Milk goes pop

Tammie Tamara

Tammie TamaraSection Editor

Do you know what M.O.O.M. is?

Most students on campus have similar reactions when hearing this question.

“M.O.O.M?” repeats senior Spanish major Teri Windschitl, her eyebrows raising at the term. “That sounds so funny!”

And what if you knew that it was a carbonated soft drink containing calcium, made right here in SDSU’s Dairy Bar?

“I would try it,” Windschitl decides without hesitation. “It’s just something different, other than having pop. And if you don’t like milk, this is a great idea.”

M.O.O.M.’s inventor is Bruce G. Schroder, president and CEO of the Sioux Falls research firm Dairilean, Inc. He spent his freshman year of college at SDSU before moving on to Iowa State for his bachelor’s and master’s and to Illinois for his doctorate.

Currently, the only flavor the drink comes in is orange, and it tastes just like regular orange pop. M.O.O.M. stands for “Made Out of Milk.”

“I drink it myself, about a bottle a day or every other day,” Schroder said. “We’re always testing and sampling stuff all the time.”

A new citrus flavor will be coming out early in 2003, to be followed by a red flavor along the lines of fruit or punch.

Though M.O.O.M. hit stores only this summer, Schroder’s work with a milk-pop extends back several years. He has rented space for private research at SDSU since 1980, and he began working on the concepts for the product in 1990.

As a child, he liked to create.

“I knew I was going to do something in the area of new stuff, inventions,” he said. “I always tinkered around and made things.”

His invention is now providing a way for kids, and adults too, to get nutritional value out of a carbonated beverage.

“We’ve got several generations of young people that grew up with a shortage of calcium,” he said.

Since soft drinks have become part of our culture, he knew the answer to increasing health lay outside the realm of pushing regular dairy products.

“Kids aren’t going to stop drinking soft drinks,” he said.

His patented process puts the calcium and minerals from milk into a soft drink. He got his first grant from the National Institute of Health in 1999 to “get the process to work.”

He is now in the second year of his second grant, which focuses on producing the commercial product. M.O.O.M. is made on campus and bottled in Huron.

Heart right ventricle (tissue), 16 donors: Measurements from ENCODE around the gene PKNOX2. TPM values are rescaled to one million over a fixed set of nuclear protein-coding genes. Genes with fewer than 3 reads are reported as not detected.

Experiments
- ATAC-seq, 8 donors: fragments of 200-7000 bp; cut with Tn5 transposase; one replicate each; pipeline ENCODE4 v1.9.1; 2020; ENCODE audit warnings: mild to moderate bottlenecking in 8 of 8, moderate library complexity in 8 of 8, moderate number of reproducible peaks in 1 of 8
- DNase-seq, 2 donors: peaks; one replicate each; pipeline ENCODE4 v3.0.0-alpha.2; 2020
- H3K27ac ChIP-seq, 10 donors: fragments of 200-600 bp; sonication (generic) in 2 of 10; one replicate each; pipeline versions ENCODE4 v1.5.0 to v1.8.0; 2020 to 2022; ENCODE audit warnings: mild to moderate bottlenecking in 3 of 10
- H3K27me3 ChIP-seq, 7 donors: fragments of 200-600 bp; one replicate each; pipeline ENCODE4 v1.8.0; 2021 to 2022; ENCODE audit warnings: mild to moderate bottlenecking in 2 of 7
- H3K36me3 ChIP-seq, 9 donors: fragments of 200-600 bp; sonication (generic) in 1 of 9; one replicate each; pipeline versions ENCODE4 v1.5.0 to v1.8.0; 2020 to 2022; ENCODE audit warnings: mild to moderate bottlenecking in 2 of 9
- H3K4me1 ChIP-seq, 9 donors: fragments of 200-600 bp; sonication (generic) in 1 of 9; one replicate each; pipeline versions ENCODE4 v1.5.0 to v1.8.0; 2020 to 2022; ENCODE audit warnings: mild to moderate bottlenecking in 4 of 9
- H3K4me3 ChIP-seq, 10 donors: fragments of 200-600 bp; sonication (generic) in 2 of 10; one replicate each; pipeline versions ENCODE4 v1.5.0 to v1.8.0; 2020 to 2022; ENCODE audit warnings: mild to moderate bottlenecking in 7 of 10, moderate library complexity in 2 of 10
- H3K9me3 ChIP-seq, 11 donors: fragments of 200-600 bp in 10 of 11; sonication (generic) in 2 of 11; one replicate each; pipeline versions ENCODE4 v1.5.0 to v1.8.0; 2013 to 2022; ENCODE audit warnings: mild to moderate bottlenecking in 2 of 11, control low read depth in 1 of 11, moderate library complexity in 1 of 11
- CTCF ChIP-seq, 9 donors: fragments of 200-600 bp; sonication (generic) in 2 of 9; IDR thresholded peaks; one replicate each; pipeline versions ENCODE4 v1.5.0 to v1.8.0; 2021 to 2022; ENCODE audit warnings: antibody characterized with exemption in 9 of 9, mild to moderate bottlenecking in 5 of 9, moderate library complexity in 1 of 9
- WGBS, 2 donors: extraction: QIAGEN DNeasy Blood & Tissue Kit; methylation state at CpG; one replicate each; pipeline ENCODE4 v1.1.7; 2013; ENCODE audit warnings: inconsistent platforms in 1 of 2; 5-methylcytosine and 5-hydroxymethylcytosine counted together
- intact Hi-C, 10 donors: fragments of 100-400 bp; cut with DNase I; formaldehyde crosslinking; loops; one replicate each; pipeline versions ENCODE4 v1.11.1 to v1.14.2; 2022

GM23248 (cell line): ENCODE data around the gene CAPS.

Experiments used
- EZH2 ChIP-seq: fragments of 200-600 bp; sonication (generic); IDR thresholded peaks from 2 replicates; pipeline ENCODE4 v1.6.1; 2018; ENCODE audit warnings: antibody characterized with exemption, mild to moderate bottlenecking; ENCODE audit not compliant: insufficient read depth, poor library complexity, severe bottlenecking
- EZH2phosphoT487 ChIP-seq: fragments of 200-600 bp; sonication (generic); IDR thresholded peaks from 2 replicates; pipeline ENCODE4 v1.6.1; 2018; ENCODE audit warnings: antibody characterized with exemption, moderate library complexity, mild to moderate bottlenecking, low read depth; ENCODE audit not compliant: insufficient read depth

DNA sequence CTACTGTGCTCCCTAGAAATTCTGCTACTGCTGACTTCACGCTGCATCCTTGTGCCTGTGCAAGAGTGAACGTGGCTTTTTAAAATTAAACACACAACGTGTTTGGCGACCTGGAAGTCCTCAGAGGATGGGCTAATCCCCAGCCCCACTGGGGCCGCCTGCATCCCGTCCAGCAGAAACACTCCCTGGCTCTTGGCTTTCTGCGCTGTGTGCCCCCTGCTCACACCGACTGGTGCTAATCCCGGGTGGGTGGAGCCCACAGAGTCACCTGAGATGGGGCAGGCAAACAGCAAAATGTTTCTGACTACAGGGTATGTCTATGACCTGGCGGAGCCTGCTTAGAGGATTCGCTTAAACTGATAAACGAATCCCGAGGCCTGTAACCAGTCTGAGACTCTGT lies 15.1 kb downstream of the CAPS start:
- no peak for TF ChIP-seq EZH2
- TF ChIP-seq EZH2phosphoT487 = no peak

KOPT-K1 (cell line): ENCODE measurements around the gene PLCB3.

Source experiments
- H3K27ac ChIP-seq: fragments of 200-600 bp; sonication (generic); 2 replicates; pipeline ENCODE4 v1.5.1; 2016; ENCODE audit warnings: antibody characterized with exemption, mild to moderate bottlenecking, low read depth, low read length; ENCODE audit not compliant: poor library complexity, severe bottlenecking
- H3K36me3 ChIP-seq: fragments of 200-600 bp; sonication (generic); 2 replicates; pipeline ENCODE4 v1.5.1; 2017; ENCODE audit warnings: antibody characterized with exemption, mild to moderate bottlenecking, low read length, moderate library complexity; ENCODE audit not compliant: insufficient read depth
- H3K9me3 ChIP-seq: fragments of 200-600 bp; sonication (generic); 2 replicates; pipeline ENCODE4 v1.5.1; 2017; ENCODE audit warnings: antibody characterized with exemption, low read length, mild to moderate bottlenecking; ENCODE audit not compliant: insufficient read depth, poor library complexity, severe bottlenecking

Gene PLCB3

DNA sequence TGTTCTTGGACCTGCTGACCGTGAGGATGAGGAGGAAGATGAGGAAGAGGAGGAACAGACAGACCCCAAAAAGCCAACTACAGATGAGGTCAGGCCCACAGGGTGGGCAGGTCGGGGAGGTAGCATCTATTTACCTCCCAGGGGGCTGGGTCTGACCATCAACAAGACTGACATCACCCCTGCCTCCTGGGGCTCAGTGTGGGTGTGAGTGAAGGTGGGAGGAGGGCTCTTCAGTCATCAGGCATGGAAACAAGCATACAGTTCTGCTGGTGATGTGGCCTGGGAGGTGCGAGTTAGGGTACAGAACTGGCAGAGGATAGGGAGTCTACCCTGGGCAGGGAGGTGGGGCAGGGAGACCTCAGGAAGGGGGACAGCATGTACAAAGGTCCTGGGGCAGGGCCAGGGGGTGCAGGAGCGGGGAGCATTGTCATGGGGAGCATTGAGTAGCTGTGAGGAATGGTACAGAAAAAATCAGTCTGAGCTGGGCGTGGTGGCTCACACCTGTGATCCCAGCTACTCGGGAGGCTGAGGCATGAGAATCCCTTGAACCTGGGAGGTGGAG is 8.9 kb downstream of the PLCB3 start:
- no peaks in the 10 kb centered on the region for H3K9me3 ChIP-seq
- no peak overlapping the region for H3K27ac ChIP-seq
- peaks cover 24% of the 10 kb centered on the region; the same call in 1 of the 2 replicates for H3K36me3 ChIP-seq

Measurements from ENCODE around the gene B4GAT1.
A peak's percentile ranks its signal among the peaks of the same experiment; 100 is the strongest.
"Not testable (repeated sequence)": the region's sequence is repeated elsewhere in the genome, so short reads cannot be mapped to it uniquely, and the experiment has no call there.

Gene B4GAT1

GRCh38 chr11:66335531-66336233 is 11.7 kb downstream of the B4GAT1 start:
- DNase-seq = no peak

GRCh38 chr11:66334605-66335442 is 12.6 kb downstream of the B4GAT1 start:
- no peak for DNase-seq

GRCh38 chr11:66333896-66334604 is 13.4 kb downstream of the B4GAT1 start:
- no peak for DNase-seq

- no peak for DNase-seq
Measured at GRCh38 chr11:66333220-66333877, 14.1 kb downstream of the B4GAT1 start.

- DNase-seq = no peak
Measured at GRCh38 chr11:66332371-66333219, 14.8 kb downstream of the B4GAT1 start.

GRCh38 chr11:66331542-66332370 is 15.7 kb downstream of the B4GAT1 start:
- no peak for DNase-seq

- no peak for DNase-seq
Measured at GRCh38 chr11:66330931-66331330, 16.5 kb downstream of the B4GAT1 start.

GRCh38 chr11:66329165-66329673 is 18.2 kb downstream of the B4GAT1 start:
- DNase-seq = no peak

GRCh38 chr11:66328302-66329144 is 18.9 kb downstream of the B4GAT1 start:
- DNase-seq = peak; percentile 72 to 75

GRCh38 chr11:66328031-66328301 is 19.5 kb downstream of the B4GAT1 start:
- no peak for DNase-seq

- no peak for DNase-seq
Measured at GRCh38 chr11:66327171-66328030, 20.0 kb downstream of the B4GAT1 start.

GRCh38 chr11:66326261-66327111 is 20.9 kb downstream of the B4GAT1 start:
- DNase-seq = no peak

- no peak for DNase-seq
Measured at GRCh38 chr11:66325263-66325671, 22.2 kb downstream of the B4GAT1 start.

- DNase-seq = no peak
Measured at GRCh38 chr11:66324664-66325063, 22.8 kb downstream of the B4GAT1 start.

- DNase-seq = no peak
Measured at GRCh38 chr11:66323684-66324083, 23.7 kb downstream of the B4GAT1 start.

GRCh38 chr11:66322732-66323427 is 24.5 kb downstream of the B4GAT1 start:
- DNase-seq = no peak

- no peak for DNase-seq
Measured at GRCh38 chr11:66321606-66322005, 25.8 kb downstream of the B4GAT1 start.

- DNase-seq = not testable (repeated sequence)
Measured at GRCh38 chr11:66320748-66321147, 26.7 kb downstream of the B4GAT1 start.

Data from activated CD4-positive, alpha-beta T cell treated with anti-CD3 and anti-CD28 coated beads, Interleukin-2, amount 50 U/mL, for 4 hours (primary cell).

M.O.O.M.’s General Manager Nolan Wolkow said about one third of the product is made up of actual milk products.

“It’s everything but the fat and protein. The white stuff you usually see in milk is gone.”

Both Schroder and Wolkow are pleased with how sales are going.

“I think we’ve had a very positive reaction to the product,” Schroder said.

Of course, they are still working hard to get the message out, giving out free samples in stores and presenting educational programs with Sioux Valley Hospital.

And though the product is designed for kids, other people are drinking it as well–moms, dads and people who care about their health in general. Each 11-ounce bottle contains 10 percent of the adult daily recommended amount of calcium.

M.O.O.M. is featured in grocery stores across Eastern South Dakota, and a couple different places in Brookings. The SDSU Dairy Bar carries the product, and the Brookings High School has its own M.O.O.M. vending machine. The drink has also spread to include one spot in North Dakota and one in Minnesota.

Future plans, in addition to the release of new flavors, include making the product better known throughout the Midwest. “By the end of the year we want to pick up another distributor and get into the regional thing,” Wolkow said.

South Dakota is already becoming famous for its dairy-pop drink: M.O.O.M. was featured in the October issue of BeverageWorld. For more information on Schroder’s invention, visit

#1.887715:846611338.jpg:moom.jpg:Made Out of Milk, the orange pop named M.O.O.M. will debut next year in citrus and likely punch flavors. Bruce G. Schroder, M.O.O.M. inventor, attended SDSU in his freshman year before attending schools in Iowa and Illinois. M.O.O.M. is sold at the SDSU Dairy Bar. :